Non-English Orthography Reform

A forum for discussing linguistics or just languages in general.
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Xonen
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Re: Non-English Orthography Reform

Post by Xonen » Tue 24 Apr 2018, 23:39

Vlürch wrote:
Sun 22 Apr 2018, 18:21
Xonen wrote:
Sun 22 Apr 2018, 12:27
...
Okay, those are all good points. I guess I've lost sight of how different it is, haha.
Xonen wrote:
Sun 22 Apr 2018, 12:27
In any case, expecting normal people to find learning a whole new alphabet easy is a bit unreasonable, IMO.
I guess that's also true, and it could be that I'm just naturally good at learning writing systems;
Could be... It should also perhaps be noted that it's one thing to learn the symbols in isolation, and quite another to actually learn how to read whole words fluently. The former I don't recall struggling much with in Cyrillic (although I had at least one friend who took like two years of Russian and never did manage to learn to remember what <ж> looks like... [:S] ), but the latter very much yes. It's been over fifteen years since I started Russian and I may still stumble on longer words.

Actually, one thought I've sometimes toyed with would be to create a version of Cyrillic which would maximize mutual intelligibility with Latin, which you could write languages like, say, Karelian in. Maybe I'll post it here some day, but I'd need a few days to refine the idea, and right now I'm facing too many deadlines for that.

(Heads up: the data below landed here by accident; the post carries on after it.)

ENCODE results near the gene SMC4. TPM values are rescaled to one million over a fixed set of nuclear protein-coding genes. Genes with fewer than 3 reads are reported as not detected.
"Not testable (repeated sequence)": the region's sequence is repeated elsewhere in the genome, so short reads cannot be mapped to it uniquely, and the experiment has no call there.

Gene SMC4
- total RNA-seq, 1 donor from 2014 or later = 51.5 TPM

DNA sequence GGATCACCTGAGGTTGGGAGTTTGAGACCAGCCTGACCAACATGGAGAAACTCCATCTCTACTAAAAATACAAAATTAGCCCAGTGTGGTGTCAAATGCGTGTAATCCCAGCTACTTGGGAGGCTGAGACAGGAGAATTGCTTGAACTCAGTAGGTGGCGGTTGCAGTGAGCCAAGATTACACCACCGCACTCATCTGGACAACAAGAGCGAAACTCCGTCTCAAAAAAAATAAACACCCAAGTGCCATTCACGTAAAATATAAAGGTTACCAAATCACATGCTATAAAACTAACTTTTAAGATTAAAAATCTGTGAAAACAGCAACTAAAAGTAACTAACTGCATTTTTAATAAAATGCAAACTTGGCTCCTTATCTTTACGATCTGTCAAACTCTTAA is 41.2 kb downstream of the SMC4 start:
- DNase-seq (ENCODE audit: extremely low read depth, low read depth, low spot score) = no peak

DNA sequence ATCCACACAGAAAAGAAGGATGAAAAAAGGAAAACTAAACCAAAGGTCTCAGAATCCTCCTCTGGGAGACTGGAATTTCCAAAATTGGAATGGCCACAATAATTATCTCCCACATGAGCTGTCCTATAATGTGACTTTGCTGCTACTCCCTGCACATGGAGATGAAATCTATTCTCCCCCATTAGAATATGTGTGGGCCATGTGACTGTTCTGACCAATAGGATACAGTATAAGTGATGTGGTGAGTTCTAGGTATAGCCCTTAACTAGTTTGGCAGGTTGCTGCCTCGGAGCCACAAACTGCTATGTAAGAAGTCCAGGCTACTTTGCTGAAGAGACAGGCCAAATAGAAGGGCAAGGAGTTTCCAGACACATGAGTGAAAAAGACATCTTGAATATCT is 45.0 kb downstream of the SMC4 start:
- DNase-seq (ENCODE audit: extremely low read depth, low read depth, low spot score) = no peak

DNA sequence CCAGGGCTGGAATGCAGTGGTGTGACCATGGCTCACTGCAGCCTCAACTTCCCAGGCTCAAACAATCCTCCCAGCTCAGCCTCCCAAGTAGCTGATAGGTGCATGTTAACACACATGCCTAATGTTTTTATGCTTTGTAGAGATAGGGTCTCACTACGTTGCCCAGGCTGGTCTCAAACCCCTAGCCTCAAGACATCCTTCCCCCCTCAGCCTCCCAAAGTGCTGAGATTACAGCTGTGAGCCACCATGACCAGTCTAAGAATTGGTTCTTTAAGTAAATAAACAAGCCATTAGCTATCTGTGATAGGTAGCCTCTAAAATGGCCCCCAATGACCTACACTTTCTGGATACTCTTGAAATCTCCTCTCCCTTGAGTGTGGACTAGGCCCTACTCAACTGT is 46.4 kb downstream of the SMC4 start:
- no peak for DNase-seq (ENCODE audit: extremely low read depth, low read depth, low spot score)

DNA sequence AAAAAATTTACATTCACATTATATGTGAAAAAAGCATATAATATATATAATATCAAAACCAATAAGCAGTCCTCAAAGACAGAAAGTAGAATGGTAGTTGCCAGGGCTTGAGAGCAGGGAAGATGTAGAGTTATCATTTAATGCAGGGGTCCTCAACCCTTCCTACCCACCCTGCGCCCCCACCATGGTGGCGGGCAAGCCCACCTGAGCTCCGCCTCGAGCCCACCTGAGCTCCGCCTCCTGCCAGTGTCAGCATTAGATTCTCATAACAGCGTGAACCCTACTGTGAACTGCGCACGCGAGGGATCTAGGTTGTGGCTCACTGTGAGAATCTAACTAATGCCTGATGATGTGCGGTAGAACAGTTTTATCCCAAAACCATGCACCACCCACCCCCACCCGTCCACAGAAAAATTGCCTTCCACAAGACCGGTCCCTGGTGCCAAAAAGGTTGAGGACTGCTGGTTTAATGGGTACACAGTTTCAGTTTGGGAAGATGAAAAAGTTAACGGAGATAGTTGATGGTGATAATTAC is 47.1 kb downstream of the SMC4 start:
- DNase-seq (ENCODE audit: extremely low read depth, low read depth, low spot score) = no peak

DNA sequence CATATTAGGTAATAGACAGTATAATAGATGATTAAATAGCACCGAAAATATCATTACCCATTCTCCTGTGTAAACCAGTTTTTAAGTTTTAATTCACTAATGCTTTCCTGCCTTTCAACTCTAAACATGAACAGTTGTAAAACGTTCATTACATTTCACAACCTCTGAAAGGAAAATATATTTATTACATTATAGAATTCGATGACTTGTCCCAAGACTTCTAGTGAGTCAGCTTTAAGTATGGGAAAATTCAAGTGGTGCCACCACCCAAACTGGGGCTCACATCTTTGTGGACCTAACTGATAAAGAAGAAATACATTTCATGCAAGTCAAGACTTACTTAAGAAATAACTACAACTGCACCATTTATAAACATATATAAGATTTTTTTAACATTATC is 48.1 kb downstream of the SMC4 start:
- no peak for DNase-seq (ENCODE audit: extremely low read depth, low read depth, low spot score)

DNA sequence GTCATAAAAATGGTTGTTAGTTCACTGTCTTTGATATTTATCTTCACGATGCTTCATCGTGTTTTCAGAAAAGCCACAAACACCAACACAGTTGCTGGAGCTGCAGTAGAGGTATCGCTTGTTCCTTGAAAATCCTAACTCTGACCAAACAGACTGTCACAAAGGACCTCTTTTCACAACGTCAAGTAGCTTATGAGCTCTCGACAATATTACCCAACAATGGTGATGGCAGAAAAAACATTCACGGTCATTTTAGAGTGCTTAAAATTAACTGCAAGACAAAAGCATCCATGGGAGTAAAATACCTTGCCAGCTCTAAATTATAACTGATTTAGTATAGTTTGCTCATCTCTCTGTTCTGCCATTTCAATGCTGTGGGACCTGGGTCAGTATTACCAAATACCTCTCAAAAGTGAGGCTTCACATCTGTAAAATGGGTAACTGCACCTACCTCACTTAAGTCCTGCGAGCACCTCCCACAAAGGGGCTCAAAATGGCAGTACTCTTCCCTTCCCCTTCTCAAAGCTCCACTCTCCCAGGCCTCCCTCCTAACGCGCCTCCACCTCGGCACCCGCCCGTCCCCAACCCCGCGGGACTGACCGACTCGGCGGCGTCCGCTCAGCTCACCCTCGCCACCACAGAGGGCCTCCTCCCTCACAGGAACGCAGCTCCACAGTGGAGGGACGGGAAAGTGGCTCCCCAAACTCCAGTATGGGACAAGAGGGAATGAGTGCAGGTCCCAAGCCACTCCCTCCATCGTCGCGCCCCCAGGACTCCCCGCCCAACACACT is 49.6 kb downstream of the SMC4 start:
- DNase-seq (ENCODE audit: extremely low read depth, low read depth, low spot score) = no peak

Xonen wrote:
Sun 22 Apr 2018, 12:27
And Cyrillic might have some unfortunate connotations of Russification. Again, politics. [:S]
This. Russians don't own the Cyrillic alphabet and people assuming it has a supposed inherent connection to Russian has always confused me.
Well, Russian is by far the most widely spoken language written in it, both in number of speakers and (especially) geographically, and this was even more so when it was the official language of a superpower - which wasn't actually that long ago. Plus, many of the languages written in Cyrillic are only written in Cyrillic because said superpower essentially forced it on them, which is the kind of thing that tends to create unfortunate political connotations, no matter what the linguistic merits of using Cyrillic might be.

That said, I do find it frustrating that people can't see past the politics in matters like this, but not the least bit surprising.


Omzinesý wrote:
Tue 24 Apr 2018, 12:09
Kirja perintöruhtinas Davidin, Abramin pojan sukukunnasta. Abram sai Iisakin, Iisak sai Jaakobin: Jaakob sai Juudan ja hänen veljensä.
Šyndy actually seems to mean 'Christ' for whatever reason; I've seen it in Karelian texts before. The corresponding passage in (the modern translation of) the Finnish Bible seems to be this:
1 Jeesuksen Kristuksen, Daavidin pojan ja Abrahamin pojan, sukuluettelo:

2 Abrahamille syntyi Iisak, Iisakille Jaakob, Jaakobille Juuda ja tämän veljet, 3 Juudalle Peres ja Serah, joiden äiti oli Tamar, Peresille Hesron, Hesronille Ram, 4 Ramille Amminadab, Amminadabille Nahson, Nahsonille Salma, 5 Salmalle Boas,
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Vlürch
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Re: Non-English Orthography Reform

Post by Vlürch » Wed 25 Apr 2018, 18:20

Xonen wrote:
Tue 24 Apr 2018, 23:39
Could be... It should also perhaps be noted that it's one thing to learn the symbols in isolation, and quite another to actually learn how to read whole words fluently. The former I don't recall struggling much with in Cyrillic (although I had at least one friend who took like two years of Russian and never did manage to learn to remember what <ж> looks like... [:S] ), but the latter very much yes. It's been over fifteen years since I started Russian and I may still stumble on longer words.